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No diagnosis, little story -- but rather, what gives person strength

Posted Feb 15 2010 8:04am
In many cultures -- including many Asian countries -- ancestors are honored and revered. In the United States, we might not even know the names of our grandparents. Feeling disconnected from our ancestors and our larger family system has implications for both our physical and emotional health.

Systemic Constellation Work, an unconventional method of healing which views the family system as an important component of our heath and ability to function in the world, is today's topic at Roots and Legends, 3209 Washington Ave., Racine, as we recognize the passing of our Valentine Day holiday and the start of Chinese New Year.
Systemic Constellation Work holds some very different outlooks from traditional mental health concepts. There is no theory. There is no pathology, at least not in the way we think of it according to the psychiatric Diagnostic and Statistical Manual. There are no diagnoses. There is even not very much story about the event that is encouraged.

What is of great interest is what (1) gives a person strength and (2) what allows love to flow within a family, even when it seems on a conscious level that there is no or little love.

Bert Hellinger, a German psychotherpist and former priest, originated Systemic Constellation Work. He started with the person who is wanting healing to arrange representatives of the self and the other people in the situation within a space in a room without any logic or story. Then he noticed what natural physical movements and words appeared to stimulate feelings of calm in a system or grouping of people where anxiety, threat and/or pain were originally present. These groups of people were not the actual people involved in the issue but representatives of the people, including the client.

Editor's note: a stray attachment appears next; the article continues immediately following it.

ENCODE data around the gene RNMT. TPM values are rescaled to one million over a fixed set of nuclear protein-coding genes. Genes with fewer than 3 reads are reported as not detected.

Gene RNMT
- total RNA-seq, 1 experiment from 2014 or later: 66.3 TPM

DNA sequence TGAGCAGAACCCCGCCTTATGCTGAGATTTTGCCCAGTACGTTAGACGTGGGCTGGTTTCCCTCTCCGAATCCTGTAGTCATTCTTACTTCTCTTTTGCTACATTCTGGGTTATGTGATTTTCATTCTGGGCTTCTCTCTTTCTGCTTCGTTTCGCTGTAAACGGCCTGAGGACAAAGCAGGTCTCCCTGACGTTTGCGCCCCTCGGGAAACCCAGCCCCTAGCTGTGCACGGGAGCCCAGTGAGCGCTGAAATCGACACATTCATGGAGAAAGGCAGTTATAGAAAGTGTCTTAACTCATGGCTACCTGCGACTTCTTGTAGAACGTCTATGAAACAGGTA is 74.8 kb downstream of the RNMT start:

"As long as our ancestors are still suffering within us, we cannot be truly happy. If we make a step with awareness...we do this for all the past and future generations. Then all arrive at the same moment we arrive and we all find peace at the same time." -- Thich Nhat Hahn

Through these observations, Hellinger came up with the standards of “orders of love,” which identified the importance of the family soul, which may also be described the energy of the family system, rather than the energy of one person.

Belonging. This is the strongest and has to do with our very survival. We often do whatever we must in order to continue to belong to a group, especially our family, even though it may not be best for us. These struggles to leave or stay within a group are often deeply felt. Our families are one "group" we cannot leave, and balancing the "rules" of our family of origin within our adult lives can be a source of a great deal of difficulty. Hidden and unconscious loyalties often govern our actions more than we realize.

Balancing give and take. When we receive or take from another, we feel a debt and some discomfort. When we give back we feel a freedom and a sense of innocence. If giving and taking are out of balance in some way, then we may feel guilt, and sometimes hiding that guilt, we feel anger or other emotions. This can be very apparent between couples and between parents and children.

Social order and place. That is, following the rules of the social group we belong to, the backbone of communal living. It also includes a sense of having a right place in the groups we belong to. This provides a sense of safety and stability. We know where we belong relative to the other members of our group. When this is not clear in a group a great deal of chaos can arise.

It is in telling the “soul” truth that there is love, even when there is pain, that people are able to feel the relief and find the calm and the peace within what appear to be logical contradictions when thinking or talking about it. A key point is that the truth is not some cookie-cutter kind of parroting of certain “ideas” but the individual truth that resonates deeply for that person and that system.

In the time that I have been acquainted with Constellation work -- starting in about 2001 or 2002 -- and in the past two years wheb I've been s studying advanced work in this method., I've seen great healing with this profound method and have experienced many sessions myself. I have been integrating Constellation into my work for some time. 

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